The EU is a unique political entity comprised of 28 independent nations that have established common institutions to which they have voluntarily delegated some of their sovereignty so that decisions on specific issues of common interest can be decided at a higher, supra-national level. The countries that comprise the European Union are known collectively as the Member States. The Treaty on the European Union states that any European country may apply for membership if it respects the democratic values of the EU and is committed to promoting them.
Though the EU in its current incarnation was officially established in 1993 with the Treaty of Maastricht, its seeds were planted in 1953 when the European Steel and Coal Community, consisting of Belgium, France, Germany, Italy, Luxembourg, and the Netherlands, was created for the purpose of regulating certain industries. ´The impetus for the EU’s creation was a desire after WWII to avoid future inter-Europe wars and to encourage cross-border cooperation in commercial matters
Over time, as more countries joined and priorities shifted, the EU developed as the organizational structure for broader European integration. It is currently composed of two separate but intertwined communities: the European Atomic Energy Community (Euratom) and the European Community (EC).
Headquartered in Brussels, Belgium, the EU currently has a population of close to half a billion and an economy approximately the size of that of the United States. The EU is currently ya leading voice in international affairs.
The European Parliament originally had a mostly advisory role in the EU; however, with the Treaty of Maastricht in 1993, it became an important legislating partner to the Council. The Parliament is currently made up of 785 members, elected directly by the population of the member states once every five years. Its major functions are to pass laws in conjunction with the Council and adopt or reject the EU budget. Parliament does not initiate legislation, but it may ask the European Commission to do so. Parliament is also responsible for holding the Commission politically accountable, and members of Parliament may question Commissioners regarding various policies. Parliament also has the power to dismiss the Commission by adopting a motion of censure.
The Council of the European Union, also known as the Council of Ministers, is the main legislative body of the EU, along with the Parliament. It is made up of 28 “ministers,” one from each member state, who are assigned specific issue areas. Its chief responsibilities include passing laws (often, but not always, in conjunction with Parliament), coordinating economic, foreign, and criminal justice policy, and making treaties. Member states with larger populations receive more votes, but most decisions require assent by qualified majority voting, which requires not only assent by a majority of member states but also a minimum of 260 (out of a total 352) votes, though some require unanimity.
The European Commission acts as the executive of the European Union, and it is the only body that may propose new legislation. The Commission is made up of 28 commissioners, one from each member state. Each one is appointed in consultation with the member states and Parliament, although the Commission’s purpose is to represent the European perspective as a whole, rather than the perspectives of individual member states. A new Commission is appointed every five years. The Commission is divided into departments, each of which is responsible for proposing new legislation and policies in a given area. The Commission also plays a major role in implementing and enforcing EU directives and regulations and it represents the EU in international negotiations.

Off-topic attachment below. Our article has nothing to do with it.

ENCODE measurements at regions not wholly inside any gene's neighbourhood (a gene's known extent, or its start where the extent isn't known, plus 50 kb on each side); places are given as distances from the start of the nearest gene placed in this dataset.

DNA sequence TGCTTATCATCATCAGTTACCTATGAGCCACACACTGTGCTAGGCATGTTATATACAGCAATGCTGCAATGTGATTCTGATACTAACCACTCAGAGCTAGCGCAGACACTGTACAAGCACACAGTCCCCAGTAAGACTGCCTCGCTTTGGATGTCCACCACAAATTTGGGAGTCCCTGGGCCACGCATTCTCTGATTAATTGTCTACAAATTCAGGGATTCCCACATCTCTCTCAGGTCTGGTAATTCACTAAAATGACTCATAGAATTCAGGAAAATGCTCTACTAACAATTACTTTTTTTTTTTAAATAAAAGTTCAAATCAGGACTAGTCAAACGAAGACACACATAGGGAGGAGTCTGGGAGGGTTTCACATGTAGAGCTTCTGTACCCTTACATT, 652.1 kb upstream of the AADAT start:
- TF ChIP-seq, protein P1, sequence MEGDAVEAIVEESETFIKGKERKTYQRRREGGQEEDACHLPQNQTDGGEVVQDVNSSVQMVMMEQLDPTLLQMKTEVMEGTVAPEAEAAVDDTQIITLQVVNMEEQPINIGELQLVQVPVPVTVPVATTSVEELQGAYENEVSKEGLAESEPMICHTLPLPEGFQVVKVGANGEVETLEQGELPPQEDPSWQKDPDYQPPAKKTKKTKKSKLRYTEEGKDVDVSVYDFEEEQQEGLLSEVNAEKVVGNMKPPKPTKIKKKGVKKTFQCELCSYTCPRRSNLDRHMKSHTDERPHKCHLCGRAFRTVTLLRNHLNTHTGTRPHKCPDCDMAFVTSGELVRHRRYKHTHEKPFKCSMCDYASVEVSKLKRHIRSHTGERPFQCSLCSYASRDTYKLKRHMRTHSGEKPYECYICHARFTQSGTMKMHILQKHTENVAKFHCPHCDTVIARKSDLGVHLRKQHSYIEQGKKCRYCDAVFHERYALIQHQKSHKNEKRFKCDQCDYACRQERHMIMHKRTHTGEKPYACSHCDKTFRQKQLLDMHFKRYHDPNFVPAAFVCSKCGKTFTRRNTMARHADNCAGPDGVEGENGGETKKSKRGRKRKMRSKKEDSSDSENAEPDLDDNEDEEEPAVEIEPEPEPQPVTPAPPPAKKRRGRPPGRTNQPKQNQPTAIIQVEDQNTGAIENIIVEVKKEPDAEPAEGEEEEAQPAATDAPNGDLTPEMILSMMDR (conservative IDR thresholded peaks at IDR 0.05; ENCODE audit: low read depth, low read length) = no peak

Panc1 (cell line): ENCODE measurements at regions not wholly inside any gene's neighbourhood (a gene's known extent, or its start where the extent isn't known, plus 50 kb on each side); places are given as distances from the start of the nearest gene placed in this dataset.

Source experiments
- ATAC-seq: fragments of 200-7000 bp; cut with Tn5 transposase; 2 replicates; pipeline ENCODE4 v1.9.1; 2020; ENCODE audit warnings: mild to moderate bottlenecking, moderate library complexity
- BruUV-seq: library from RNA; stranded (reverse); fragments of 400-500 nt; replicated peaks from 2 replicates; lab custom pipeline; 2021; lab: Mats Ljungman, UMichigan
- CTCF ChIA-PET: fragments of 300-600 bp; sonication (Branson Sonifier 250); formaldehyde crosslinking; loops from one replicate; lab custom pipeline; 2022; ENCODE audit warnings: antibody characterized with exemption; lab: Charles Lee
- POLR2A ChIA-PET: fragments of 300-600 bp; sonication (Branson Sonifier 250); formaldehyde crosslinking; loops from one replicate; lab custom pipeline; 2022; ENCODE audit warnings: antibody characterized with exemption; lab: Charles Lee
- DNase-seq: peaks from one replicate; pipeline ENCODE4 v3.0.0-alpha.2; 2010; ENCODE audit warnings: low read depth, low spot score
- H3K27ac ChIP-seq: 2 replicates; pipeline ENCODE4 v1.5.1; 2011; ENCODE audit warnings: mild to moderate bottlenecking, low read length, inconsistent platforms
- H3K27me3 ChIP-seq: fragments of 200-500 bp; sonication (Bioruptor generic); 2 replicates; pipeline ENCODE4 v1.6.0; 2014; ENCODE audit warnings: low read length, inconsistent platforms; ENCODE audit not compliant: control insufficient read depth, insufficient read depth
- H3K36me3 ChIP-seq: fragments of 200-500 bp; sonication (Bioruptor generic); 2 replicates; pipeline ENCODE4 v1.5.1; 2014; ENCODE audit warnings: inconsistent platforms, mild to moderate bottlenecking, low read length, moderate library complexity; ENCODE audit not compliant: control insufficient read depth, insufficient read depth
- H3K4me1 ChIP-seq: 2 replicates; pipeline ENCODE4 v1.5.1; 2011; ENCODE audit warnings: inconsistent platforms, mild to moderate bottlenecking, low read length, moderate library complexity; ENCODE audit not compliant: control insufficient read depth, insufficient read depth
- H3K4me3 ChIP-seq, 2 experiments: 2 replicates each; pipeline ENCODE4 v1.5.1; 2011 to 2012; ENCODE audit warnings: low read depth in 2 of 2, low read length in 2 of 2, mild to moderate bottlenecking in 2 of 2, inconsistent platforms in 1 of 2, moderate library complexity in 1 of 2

The European Court of Justice is the major judicial body of the EU. It is made up of 28 judges, each one appointed by a member state in consultation with the other member states for six-year terms. For convenience, cases are typically decided by smaller chambers of judges, and the Court is assisted by advocates-general who present the issues of law in the case. The ECJ decides cases arising from EU law including, but not limited to, disputes about interpretation and application of treaties and/or failure to implement EU legislation. It may decide cases arising between member states, EU institutions, businesses, and individuals, and its decisions are binding.
The European General Court is the lower court to the ECJ. (Prior to the Lisbon Treaty coming into force on Dec. 1, 2009, the court was called the Court of First Instance.) It was created with limited jurisdiction in 1989, but in 2001, its jurisdiction was expanded to cover most issues that can be decided by the ECJ. However, the Court of First Instance does not decide cases brought by the member states. The Court’s decisions are subject to appeal to the ECJ, and like the ECJ, it is made up of at least 28 judges (at least on per member state), each one selected by a member state.
The ECB is an official EU institution at the heart of the Eurosystem and the Single Supervisory Mechanism. Over 2,500 staff from all over Europe work for the ECB in Frankfurt am Main, Germany. They perform a range of tasks in close cooperation with the national central banks within the Eurosystem and, for banking supervision, with the national supervisors within the Single Supervisory Mechanism